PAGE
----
Deontay Wilder's scariest knockout left opponent twitching in 2013

Wilder Leaves Opponent Twitching

Deontay Wilder will likely go down as one of, if not the most brutal striker in boxing history. He has 42 wins to his name with a staggering 41 of those coming via knockout.

Now that record certainly highlights his power and killer instinct in the ring, with so many knockouts, it will be difficult to pick the most emphatic one of his career.

However, the former WBC heavyweight champion once left his opponent twitching on the canvas after a savage right hander.

Siarhei Liakhovich was no match for the Bronze Bomber whose vicious victory inside one round could well go down as his most brutal of all time.

The fight took place whilst Wilder was 28-0-0, all won via knockout, a streak he kept going impressively. Liakhovich had never been stopped before round nine until the first-round stoppage with Wilder.

Despite displaying quality boxing from Wilder, it was a scary time in 2013. Alarmingly, when Liakhovich hit the canvas, he started twitching as the referee instantly stopped the fight.

The doctors rushed into the ring and eventually he stopped twitching, he was then able to return to his stool before walking out of the ring. It could have been so much worse, but luckily, it wasn’t.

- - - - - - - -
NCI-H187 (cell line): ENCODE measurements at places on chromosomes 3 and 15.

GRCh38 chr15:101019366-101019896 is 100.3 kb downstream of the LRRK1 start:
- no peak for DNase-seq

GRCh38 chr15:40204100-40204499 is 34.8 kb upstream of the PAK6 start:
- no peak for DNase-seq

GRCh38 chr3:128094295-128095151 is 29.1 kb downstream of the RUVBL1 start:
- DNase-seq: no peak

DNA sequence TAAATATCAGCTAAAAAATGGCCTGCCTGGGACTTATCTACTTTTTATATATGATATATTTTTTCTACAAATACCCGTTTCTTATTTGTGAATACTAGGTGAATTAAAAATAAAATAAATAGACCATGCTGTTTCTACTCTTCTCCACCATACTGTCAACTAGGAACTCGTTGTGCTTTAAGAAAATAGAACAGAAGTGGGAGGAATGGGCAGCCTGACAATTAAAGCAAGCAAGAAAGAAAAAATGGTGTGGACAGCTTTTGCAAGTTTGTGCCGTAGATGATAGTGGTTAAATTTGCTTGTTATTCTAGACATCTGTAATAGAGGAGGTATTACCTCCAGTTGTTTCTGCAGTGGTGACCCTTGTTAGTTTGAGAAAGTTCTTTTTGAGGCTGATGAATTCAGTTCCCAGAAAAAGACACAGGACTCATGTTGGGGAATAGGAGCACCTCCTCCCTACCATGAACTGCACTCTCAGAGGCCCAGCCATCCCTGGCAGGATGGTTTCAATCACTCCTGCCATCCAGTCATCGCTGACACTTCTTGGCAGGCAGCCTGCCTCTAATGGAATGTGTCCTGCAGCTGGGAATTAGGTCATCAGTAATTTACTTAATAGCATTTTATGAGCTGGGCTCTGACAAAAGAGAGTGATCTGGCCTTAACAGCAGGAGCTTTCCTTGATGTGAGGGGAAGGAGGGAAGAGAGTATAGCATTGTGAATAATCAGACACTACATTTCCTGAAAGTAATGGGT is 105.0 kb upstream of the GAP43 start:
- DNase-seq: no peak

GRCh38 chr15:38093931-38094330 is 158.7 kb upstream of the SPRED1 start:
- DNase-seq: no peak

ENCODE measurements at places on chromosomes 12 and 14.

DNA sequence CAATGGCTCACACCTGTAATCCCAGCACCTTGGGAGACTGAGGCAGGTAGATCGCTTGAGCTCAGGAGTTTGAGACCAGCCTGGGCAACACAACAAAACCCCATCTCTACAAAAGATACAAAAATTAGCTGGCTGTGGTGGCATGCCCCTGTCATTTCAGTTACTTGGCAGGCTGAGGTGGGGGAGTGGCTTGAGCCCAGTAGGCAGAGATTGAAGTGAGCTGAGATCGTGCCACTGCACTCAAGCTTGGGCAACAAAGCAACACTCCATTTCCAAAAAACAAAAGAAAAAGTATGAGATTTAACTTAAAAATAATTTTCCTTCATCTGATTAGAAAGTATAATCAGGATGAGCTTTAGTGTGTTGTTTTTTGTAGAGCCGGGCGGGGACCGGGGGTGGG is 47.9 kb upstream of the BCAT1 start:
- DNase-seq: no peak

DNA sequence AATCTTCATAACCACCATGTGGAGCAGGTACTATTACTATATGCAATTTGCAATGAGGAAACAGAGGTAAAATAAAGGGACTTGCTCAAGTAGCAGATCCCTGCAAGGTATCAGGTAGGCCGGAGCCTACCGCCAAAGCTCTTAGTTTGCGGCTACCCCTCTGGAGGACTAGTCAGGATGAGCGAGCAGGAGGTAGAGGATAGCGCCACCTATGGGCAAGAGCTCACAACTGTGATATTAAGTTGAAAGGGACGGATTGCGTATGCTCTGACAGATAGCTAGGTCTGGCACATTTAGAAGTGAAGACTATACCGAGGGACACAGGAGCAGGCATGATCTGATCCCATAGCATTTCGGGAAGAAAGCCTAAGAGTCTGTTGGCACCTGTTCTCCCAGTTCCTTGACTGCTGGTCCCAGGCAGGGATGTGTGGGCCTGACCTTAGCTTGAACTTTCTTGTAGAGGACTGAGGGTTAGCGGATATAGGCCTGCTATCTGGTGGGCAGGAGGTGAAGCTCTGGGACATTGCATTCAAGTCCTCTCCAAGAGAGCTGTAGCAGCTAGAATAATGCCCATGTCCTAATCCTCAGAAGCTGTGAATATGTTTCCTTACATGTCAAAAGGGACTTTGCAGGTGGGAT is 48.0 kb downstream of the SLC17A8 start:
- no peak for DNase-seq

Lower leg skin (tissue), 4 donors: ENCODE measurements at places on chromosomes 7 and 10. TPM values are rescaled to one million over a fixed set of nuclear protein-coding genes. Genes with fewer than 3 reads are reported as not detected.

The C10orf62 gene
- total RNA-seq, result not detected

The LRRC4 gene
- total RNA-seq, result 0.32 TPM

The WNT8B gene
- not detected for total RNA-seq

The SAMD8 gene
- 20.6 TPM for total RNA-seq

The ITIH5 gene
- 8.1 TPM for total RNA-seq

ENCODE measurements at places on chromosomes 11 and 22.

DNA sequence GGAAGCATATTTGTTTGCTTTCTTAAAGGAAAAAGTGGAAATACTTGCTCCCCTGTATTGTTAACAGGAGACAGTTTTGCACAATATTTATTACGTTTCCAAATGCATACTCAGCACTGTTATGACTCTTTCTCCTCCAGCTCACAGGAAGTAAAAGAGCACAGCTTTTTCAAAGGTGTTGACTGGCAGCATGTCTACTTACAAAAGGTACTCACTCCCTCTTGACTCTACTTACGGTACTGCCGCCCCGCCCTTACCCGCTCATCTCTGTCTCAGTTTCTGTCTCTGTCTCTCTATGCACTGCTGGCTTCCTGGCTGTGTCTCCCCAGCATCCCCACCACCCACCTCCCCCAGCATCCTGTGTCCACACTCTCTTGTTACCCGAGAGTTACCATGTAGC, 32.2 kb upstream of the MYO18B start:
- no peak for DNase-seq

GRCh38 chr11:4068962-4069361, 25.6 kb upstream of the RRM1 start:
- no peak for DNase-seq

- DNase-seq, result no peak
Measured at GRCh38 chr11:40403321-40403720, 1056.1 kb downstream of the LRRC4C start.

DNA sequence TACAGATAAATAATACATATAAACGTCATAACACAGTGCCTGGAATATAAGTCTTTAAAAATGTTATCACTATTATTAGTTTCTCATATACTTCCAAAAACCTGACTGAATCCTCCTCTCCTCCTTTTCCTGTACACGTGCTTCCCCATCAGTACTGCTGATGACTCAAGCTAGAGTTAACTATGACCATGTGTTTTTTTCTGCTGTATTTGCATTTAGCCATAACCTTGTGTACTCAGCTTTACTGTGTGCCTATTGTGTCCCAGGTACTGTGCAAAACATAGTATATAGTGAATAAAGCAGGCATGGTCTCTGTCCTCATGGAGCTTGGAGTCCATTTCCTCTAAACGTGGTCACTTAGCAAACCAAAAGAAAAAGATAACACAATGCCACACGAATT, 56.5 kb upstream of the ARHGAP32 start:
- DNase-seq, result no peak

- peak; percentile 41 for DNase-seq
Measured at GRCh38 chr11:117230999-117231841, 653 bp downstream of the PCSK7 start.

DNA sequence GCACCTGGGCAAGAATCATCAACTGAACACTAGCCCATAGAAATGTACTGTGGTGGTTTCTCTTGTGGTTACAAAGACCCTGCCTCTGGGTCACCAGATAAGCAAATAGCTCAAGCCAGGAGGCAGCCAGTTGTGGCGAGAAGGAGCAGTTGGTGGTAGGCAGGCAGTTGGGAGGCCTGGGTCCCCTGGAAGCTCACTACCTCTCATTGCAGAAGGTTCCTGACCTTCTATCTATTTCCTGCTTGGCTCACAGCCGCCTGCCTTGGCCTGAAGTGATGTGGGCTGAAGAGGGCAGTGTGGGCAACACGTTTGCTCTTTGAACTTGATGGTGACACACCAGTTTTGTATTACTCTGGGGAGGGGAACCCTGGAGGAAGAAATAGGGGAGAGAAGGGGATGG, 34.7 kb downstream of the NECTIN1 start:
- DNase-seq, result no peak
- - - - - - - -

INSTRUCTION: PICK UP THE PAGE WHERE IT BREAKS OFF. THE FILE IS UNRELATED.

Wilder celebrated initially, but quickly stopped when he realised what was happening behind him, recalling the night, he said: “I saw it afterward on the replay on the big screen when I looked back and I saw it on the monitor.

“That’s when my smile went into a frown, and I was concerned and I was worried, because that was a scary moment.

“When I saw that, I was like, ‘Oh, man,’ and I was saying prayers for him.

“They’re saying that he’s going to be okay, and I heard that he’s going to be in the hospital for a couple of days, but that was a scary moment.

“Just to see his eyes roll into the back of his head and him going into a seizure like that, and he had a concussion as well, that was scary. Very scary.”

It’s a reminder that boxing can be very dangerous, so the swift reaction of the referee and ringside doctors is paramount in the sport to protect the boxers.

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